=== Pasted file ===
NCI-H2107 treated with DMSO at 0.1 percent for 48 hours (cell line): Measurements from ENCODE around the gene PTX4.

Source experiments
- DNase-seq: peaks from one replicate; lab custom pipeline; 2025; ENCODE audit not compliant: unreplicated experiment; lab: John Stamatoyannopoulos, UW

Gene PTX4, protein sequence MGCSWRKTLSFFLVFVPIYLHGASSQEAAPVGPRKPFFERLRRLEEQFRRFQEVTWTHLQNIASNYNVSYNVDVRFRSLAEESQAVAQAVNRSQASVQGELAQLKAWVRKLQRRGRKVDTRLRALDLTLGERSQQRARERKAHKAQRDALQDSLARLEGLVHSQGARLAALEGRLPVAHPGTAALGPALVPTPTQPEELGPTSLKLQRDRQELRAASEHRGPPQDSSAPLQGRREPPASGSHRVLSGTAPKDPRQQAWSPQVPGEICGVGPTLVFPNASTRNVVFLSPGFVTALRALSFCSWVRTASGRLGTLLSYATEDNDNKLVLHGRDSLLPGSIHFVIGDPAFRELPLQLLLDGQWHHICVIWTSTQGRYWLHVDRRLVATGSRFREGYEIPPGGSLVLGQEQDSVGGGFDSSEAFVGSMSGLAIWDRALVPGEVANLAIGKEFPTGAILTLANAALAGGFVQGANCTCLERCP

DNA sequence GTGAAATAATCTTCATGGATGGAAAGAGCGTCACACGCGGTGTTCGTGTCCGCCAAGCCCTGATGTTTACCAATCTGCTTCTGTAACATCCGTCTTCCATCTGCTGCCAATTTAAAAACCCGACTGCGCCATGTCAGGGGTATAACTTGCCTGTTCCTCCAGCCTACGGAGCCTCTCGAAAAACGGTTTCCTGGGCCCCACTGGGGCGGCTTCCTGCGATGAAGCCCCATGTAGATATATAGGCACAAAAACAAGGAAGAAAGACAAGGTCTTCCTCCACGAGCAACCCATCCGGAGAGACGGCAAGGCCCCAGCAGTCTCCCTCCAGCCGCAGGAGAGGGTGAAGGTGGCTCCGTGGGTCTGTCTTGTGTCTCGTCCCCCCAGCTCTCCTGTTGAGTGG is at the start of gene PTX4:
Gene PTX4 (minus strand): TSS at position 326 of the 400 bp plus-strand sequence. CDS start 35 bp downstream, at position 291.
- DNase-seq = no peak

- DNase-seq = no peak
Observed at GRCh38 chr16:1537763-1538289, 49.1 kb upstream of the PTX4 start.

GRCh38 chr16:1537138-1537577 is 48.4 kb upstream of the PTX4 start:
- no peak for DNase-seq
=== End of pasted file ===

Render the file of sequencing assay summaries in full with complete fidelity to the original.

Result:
NCI-H2107 treated with DMSO at 0.1 percent for 48 hours (cell line): Measurements from ENCODE around the gene PTX4.

Source experiments
- DNase-seq: peaks from one replicate; lab custom pipeline; 2025; ENCODE audit not compliant: unreplicated experiment; lab: John Stamatoyannopoulos, UW

Gene PTX4, protein sequence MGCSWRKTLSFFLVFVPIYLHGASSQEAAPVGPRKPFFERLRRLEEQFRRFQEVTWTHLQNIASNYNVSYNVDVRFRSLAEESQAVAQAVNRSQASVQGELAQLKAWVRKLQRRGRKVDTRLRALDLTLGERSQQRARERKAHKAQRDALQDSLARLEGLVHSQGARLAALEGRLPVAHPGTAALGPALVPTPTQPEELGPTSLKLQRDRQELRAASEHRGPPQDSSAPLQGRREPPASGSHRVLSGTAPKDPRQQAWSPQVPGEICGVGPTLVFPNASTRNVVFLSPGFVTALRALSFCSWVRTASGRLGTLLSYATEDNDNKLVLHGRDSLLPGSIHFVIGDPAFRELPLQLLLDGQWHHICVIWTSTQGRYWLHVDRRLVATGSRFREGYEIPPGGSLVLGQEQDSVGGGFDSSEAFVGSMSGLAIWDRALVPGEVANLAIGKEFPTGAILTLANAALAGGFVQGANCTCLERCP

DNA sequence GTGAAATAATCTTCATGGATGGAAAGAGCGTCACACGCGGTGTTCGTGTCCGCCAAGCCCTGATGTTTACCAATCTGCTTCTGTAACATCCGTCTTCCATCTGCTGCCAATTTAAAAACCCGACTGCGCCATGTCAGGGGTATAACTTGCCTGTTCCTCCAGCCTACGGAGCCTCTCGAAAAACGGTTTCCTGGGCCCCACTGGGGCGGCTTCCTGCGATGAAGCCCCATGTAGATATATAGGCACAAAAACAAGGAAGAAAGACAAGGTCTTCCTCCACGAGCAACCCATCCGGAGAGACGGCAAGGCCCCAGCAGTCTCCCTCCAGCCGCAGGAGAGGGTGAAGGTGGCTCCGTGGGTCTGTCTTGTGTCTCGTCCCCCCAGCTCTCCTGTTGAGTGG is at the start of gene PTX4:
Gene PTX4 (minus strand): TSS at position 326 of the 400 bp plus-strand sequence. CDS start 35 bp downstream, at position 291.
- DNase-seq = no peak

- DNase-seq = no peak
Observed at GRCh38 chr16:1537763-1538289, 49.1 kb upstream of the PTX4 start.

GRCh38 chr16:1537138-1537577 is 48.4 kb upstream of the PTX4 start:
- no peak for DNase-seq